Mu Nu/Yellow River
by Hung Liu
from China, United States
Fine Arts Museums of San Francisco. Foundation purchase, Phyllis C. Wattis Fund for Major Accessions
Fine Arts Museums of San Francisco
Mu Nu/Yellow River is a delicate etching work made by the Chinese-American artist Hung Liu, capturing a close-up shot of women dragging a ship upstream.
Mu Nu/Yellow River is a delicate etching work made by the Chinese-American artist Hung Liu, capturing a close-up shot of women dragging a ship upstream on the Yellow River. We know the two women here are mother and daughter from the title "Mu Nu", meaning "mother daughter" in Mandarin Chinese.
Ship hauler is a heavy labor job usually only renders by men. A famous Russian painting Barge Haulers on the Volga provides a full scene of a group of male workers dragging a barge on bank of the Volga River. It's not hard to tell that figures in both Burlaki na Volge and Mu Nu/Yellow River have exploited all of their strength and physical efforts to perform this job. In Mu Nu, the mother and daughter hunch down their bodies to better move forward with the massive weight being tighted to their waists.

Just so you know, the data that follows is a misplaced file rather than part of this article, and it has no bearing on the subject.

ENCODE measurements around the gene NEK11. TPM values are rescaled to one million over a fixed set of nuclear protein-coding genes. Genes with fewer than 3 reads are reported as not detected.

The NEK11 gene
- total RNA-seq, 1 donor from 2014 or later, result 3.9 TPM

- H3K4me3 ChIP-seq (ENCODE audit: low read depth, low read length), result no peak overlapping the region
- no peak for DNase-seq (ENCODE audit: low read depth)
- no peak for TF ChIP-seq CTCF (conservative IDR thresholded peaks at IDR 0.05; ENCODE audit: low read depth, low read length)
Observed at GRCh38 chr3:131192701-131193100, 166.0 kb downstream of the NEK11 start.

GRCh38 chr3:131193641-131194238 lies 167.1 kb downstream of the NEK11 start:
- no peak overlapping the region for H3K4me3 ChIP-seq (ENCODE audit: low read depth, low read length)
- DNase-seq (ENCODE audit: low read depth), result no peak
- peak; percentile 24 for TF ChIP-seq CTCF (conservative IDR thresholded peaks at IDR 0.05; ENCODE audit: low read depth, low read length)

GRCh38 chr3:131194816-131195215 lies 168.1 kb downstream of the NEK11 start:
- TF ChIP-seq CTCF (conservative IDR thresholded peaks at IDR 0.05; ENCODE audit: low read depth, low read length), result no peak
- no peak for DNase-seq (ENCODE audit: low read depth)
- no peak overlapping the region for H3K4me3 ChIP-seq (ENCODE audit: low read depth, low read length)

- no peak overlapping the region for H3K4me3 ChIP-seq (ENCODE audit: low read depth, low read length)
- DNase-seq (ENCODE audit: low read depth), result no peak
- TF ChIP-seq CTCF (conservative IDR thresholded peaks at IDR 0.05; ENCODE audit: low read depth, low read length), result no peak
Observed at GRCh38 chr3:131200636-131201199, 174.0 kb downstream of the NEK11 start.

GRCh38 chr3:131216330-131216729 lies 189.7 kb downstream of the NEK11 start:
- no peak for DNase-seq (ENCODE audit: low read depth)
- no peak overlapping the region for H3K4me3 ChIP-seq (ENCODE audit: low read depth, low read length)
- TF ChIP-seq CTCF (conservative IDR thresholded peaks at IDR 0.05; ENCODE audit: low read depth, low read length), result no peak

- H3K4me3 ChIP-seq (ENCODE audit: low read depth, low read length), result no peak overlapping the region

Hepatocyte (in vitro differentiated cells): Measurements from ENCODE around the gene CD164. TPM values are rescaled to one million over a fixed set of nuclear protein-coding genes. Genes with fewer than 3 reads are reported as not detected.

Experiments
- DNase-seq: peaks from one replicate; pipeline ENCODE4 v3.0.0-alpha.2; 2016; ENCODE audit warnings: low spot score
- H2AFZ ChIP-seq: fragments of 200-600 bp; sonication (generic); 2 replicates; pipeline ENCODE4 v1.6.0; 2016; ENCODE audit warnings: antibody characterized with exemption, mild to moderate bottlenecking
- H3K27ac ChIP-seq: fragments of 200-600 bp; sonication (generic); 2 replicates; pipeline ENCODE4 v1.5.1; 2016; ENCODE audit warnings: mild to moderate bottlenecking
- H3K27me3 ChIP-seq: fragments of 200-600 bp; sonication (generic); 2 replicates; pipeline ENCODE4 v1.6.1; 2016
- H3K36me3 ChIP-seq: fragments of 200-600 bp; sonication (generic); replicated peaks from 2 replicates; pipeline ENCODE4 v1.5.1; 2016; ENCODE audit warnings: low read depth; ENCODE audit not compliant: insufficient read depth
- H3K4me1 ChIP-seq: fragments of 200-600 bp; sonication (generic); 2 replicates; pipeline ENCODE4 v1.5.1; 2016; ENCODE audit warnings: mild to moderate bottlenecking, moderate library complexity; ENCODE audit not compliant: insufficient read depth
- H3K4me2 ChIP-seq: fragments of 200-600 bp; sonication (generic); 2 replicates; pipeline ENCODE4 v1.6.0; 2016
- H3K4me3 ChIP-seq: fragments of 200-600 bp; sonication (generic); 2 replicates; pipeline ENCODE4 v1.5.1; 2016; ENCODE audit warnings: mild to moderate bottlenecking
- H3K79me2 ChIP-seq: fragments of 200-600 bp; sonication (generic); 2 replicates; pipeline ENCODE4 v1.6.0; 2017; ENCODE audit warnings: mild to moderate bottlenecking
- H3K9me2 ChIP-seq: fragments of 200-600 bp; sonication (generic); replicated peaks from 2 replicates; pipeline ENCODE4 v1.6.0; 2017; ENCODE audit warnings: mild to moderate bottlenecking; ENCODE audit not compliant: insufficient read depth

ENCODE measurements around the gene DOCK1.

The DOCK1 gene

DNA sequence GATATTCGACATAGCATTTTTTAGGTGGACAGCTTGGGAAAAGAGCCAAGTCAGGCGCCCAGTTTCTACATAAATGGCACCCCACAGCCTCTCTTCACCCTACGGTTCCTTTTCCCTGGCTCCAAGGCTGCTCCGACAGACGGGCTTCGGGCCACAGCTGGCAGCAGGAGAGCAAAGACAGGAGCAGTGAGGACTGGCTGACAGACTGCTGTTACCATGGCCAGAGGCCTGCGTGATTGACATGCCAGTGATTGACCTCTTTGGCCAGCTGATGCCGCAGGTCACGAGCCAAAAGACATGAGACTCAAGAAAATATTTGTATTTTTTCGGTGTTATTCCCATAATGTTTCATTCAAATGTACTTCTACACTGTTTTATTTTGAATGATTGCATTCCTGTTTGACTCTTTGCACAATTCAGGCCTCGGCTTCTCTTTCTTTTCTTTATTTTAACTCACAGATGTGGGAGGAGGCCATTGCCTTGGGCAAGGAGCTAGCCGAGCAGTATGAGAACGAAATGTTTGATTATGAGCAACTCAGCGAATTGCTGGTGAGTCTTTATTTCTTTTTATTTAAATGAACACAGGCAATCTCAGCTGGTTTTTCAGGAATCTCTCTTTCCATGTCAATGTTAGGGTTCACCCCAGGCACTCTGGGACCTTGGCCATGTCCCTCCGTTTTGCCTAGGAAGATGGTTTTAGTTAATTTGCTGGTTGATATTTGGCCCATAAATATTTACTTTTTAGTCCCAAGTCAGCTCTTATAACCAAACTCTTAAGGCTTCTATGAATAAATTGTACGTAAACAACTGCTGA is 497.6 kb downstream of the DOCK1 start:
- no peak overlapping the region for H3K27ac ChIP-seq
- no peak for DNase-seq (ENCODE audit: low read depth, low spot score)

With the help of technology, ship hauler no longer performs by human labor in today's China. Rather than Chinese women's contemporary life, this painting reflects an aspect of rural Chinese women's life conditions from 100 years ago. Why did Liu paint such a scene? The artist reveals her intention in an interview that she hopes to give voice to women who have existed in the history through her paintings. By choosing Chinese women in different age groups and from different social class, the artist made visible the invisible history of women, for example, from Mu Nu/ Yellow River we learn that women from a hundred year ago had already worked a hard labor job as men to support her family, an experience we can relate to very well in today's world.
Page created on 3/7/2021 8:22:35 PM
Last edited 3/8/2021 10:36:36 PM